In early 2020, 18 year old Ellen Walshe etched her name into history books.
She became the first Irish woman to break a minute for 100m butterfly in a long course pool. Shauna O’Brien’s record from 2015 was 1.00.21 and the new record now stands at 59.54.
Walshe has broken a lot of records since then and aims to break a few more, as she prepares for the Olympic Games in Tokyo.
Walshe has been swimming since joining as a child with Templeogue Swimming Club, She still trains there now with coach Brian Sweeney, and coaches younger kids in her spare time, undoubtedly inspiring the next generation.
''I love working at the pool and training. It’s a busy schedule but I love teaching kids and giving back to the community and the place that’s given me so much.''
The delayed Olympics has given her a chance to improve further and she managed to book her ticket to Tokyo for Team Ireland.
In June 2020, she was studying for her Leaving Cert, while balancing training and a part-time job. It was a busy time but in her eyes, worth it.
''My house, school and the pool are all five minutes away from each other which is a big help. I was doing 9 sessions a week in the pool, as well as 3 gym sessions.”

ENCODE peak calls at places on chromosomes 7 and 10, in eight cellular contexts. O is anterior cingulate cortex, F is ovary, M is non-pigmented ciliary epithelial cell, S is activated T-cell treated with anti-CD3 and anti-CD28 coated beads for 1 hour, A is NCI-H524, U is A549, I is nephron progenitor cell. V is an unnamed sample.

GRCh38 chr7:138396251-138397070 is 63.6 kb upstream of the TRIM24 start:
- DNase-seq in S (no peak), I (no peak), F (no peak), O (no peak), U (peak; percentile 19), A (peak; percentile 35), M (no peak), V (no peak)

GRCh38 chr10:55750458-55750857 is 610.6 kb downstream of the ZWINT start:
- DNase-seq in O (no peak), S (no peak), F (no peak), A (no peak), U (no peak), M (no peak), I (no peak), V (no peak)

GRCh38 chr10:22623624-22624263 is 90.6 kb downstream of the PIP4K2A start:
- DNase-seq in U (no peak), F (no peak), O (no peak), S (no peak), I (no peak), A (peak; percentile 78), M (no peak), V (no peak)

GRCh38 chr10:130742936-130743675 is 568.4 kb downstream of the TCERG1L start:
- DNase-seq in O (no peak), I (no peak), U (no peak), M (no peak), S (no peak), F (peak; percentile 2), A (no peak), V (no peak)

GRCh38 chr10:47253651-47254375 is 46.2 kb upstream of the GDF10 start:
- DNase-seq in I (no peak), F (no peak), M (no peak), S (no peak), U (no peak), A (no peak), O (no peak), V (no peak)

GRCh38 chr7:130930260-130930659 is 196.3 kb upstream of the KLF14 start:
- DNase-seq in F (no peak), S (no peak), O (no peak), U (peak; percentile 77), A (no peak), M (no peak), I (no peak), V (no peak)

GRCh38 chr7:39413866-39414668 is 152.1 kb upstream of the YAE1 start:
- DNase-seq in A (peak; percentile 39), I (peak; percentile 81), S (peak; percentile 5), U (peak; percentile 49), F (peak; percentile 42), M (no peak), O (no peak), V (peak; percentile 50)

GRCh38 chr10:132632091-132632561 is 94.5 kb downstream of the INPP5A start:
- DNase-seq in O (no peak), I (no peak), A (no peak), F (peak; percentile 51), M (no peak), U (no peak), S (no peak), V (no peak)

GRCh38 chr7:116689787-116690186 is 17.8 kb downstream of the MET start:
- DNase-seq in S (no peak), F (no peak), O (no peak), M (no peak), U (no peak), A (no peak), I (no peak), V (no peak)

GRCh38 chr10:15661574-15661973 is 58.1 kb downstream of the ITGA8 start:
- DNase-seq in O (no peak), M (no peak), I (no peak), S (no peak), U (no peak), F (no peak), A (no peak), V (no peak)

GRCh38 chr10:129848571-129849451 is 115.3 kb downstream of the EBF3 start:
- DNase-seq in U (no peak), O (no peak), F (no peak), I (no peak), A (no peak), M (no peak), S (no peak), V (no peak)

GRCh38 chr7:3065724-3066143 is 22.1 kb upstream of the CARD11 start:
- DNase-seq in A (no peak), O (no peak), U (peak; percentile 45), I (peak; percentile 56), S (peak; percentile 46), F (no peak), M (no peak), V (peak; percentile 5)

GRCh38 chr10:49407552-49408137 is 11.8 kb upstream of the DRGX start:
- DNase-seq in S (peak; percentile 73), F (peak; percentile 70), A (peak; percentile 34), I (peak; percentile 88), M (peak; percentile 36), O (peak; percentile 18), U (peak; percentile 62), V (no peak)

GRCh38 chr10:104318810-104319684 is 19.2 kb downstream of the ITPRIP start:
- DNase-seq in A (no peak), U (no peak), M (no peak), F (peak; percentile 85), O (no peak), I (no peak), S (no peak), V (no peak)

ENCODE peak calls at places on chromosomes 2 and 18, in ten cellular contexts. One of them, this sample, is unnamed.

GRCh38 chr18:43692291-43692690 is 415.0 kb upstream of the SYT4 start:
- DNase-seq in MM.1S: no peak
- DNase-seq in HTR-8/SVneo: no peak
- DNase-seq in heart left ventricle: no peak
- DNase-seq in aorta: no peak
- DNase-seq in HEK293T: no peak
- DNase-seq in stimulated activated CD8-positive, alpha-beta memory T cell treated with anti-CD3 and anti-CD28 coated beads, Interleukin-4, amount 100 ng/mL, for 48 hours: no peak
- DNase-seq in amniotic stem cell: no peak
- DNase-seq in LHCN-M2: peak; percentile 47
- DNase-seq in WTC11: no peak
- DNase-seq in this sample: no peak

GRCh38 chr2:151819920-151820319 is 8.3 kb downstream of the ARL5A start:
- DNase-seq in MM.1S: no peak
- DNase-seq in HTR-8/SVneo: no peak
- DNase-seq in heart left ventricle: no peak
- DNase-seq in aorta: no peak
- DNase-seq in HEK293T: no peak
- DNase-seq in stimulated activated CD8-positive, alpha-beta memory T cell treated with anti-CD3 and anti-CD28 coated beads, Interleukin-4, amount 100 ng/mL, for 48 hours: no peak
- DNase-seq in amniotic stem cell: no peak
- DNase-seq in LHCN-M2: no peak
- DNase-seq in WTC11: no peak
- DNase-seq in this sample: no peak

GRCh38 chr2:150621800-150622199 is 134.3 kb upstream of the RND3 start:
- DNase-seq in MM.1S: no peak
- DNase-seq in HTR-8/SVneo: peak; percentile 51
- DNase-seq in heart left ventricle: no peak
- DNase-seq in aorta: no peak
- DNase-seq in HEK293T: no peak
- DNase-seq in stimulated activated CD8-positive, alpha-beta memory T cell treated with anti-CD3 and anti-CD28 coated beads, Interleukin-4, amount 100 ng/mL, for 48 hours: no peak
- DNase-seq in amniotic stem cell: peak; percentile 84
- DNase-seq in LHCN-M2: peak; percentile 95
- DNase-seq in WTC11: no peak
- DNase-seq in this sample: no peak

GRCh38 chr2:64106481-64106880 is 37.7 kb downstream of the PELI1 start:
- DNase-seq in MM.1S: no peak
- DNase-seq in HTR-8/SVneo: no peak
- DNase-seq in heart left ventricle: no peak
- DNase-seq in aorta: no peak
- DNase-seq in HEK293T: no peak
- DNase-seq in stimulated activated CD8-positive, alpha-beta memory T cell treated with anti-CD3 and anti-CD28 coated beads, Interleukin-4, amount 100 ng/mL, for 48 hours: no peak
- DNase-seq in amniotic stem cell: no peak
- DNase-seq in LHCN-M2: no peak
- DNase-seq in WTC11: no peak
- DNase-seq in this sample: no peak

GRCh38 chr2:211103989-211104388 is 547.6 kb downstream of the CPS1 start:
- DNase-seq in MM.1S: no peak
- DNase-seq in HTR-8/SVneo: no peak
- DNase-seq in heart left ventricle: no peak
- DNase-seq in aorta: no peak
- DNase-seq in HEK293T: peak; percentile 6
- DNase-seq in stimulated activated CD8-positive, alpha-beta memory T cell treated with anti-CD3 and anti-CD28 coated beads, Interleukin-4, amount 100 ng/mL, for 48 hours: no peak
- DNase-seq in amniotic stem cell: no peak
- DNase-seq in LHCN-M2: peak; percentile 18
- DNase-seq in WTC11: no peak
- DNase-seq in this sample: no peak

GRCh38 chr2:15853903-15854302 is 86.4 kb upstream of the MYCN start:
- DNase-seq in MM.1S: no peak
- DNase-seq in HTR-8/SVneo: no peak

She has recently signed for University of Tennessee, where she will continue her training while balancing academic studies. Moving away can be daunting, but Walshe will join teammate Mona McSharry at the university, which will help her settle in.
''After finishing school I knew I had a big decision to make with swimming.
I knew I would have to move to the National Aquatic Centre and go to college in Dublin to make it work. The NAC is great, but it makes it hard to train and study full-time as part of a team. In America, it’s a big college and can fit everything at the one place It’s very exciting.
As a fantastic butterflier, she currently holds all junior short course and two of three senior records. The only woman to hold a quicker time is the infamous Michelle Smith, which was set back in 1997. Her 200m record is 2.04.04, while Walshe's current one is 2.09.94.
The young talent will keep inching closer and closer – anything is possible. She's looking forward to getting into the waters in Japan and hopefully enjoying it.
''I’m only 19, and honestly I was more looking at Paris 2024 as the goal. So for now, I want to get out there and have fun.
I've struggled with nerves and confidence in other events but I love the 200m, which has made me stronger. To enjoy what i do is the most important, and hopefully personal bests and medals will come in time.